> Is it an unambiguous replacement for "marji/dacti" but for physical
> studies by physics?
I would say that the set of referents of zo fisli is a strict superset
of the set of all those things which are dacti, which in turn is a strict
superset of the set of all those things which are marji. So, basically,
yes, although they might have slightly different implications.
In particular, energy (especially the total energy of the physical
universe) is arguably enduring throughout spacetime and therefore dacti
(although it is not material so the case would still be a hard one!) but
arguing for it being marji would he harder. It is definitely fisli though.
marji is bad for physical objects that are taken to be ideal (lacking
structure, etc.). Ideal springs or elementary particles are not really
marji even though I have in the last used the word in order to describe
them. Sometimes, though, they are not even dacti: there is no such thing
as an ideal spring and virtual particles are somewhat questionable in the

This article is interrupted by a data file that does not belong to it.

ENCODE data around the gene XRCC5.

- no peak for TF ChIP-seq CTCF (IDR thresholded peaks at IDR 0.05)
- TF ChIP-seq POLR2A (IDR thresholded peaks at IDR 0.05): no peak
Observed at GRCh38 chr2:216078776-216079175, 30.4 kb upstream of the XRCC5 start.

"enduring" department. But both are "physical" in some abstract sense
Note: munje is a universe (which can be a collection of lo fisli of some
type governed by some rules); it can be taken to be physical, but need not
be so conceptually. In particular, an imaginary universe can follow other
metaphysics or not be physical at all (such as a spiritual world maybe).
What constitutes "physical" is pretty much up to speaker opinion, intent,
standard, and metaphysics. The rules of a universe are in some sense
physical (they affect physical things) but are also less so (they are on
some level conceptual or not actual, despite being real- I do not know how
to express this idea). The same goes for math.
Angular momenta vectors are interestingly in-between too. They definitely
matter in the physical world, but the actual right-hand rule result of the
cross-product is not really "there" (even as far as vectors go). It is
just a convenient way to encode information (even more removed from the
abstraction that other vectors such as linear momentum represent).
I would stick with the rule of Lojban being semantically vague in this
> can an object be said to be actually "lo fisli"?
Hmmmmm... Interesting. My immediate thinking was "yes" (see previous
comment), but I suppose that that could be taken to be some sort of sumti
raising. It could just be an issue for philosophy. I would not specify
right now one way or the other by linguistic fiat in the definition. On my
part at least, much more thinking is necessary.